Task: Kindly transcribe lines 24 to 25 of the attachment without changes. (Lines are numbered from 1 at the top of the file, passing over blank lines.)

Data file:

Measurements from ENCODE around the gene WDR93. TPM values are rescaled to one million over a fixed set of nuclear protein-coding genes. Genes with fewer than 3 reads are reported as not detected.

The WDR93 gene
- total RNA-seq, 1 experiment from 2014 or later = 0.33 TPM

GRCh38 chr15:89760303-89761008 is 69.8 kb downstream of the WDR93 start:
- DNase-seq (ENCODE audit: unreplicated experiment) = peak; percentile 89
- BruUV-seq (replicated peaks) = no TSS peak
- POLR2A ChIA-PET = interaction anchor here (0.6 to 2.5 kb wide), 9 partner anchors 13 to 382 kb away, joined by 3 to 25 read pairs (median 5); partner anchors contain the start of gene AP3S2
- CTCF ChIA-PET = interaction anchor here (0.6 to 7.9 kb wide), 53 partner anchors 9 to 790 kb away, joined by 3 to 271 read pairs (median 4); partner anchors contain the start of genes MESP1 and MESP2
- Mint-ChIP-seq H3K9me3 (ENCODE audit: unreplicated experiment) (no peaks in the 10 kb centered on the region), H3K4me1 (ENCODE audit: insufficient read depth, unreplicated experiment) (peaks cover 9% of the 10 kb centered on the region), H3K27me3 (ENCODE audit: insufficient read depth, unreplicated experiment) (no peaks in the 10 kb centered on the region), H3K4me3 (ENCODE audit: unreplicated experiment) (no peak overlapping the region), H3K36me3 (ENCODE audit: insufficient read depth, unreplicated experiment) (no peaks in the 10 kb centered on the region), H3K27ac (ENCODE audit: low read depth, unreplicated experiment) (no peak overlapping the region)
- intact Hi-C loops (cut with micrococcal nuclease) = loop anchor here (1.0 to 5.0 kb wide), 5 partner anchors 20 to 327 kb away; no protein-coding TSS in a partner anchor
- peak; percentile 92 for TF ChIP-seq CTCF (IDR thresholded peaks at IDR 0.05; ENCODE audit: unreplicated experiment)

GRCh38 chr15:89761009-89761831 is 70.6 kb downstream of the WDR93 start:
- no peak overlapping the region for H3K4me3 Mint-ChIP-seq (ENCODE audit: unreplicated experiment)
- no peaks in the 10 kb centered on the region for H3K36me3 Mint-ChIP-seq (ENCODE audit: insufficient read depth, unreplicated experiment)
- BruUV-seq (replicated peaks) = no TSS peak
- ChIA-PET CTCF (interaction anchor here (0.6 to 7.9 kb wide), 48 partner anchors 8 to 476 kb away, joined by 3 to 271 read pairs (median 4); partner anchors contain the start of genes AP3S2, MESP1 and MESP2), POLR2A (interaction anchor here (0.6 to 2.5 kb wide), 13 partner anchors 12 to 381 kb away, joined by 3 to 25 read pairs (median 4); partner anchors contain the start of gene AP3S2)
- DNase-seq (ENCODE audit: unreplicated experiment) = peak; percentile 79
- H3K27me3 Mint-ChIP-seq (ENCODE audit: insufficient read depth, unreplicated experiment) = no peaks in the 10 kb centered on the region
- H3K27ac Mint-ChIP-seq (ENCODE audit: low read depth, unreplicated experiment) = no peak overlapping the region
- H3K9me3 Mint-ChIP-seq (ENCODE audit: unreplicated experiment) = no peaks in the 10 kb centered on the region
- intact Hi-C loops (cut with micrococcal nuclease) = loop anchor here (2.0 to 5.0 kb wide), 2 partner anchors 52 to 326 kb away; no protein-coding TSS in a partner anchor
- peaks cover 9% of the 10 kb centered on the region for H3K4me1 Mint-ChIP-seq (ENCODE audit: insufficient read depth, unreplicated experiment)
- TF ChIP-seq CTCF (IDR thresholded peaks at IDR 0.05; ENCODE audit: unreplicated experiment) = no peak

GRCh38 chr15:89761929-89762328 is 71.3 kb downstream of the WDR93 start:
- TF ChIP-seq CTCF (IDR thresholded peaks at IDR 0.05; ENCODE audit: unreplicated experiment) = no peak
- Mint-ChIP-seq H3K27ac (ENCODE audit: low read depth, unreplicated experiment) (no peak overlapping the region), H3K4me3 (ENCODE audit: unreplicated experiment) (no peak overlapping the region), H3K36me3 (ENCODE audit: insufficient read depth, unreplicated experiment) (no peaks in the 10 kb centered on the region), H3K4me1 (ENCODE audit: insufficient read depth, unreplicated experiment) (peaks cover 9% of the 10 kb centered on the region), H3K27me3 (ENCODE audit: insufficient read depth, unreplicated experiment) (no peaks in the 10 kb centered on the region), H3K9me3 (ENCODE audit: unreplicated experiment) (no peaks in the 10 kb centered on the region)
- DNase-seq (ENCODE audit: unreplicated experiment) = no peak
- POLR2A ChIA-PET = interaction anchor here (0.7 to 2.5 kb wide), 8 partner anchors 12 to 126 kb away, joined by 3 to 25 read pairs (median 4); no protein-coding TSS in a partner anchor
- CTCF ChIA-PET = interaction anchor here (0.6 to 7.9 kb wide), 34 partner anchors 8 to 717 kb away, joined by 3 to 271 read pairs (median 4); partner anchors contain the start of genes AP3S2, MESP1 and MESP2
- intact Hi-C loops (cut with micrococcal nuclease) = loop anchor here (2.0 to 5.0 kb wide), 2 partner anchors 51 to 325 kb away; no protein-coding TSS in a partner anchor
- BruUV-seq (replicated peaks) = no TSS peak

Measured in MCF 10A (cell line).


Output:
GRCh38 chr15:89761929-89762328 is 71.3 kb downstream of the WDR93 start:
- TF ChIP-seq CTCF (IDR thresholded peaks at IDR 0.05; ENCODE audit: unreplicated experiment) = no peak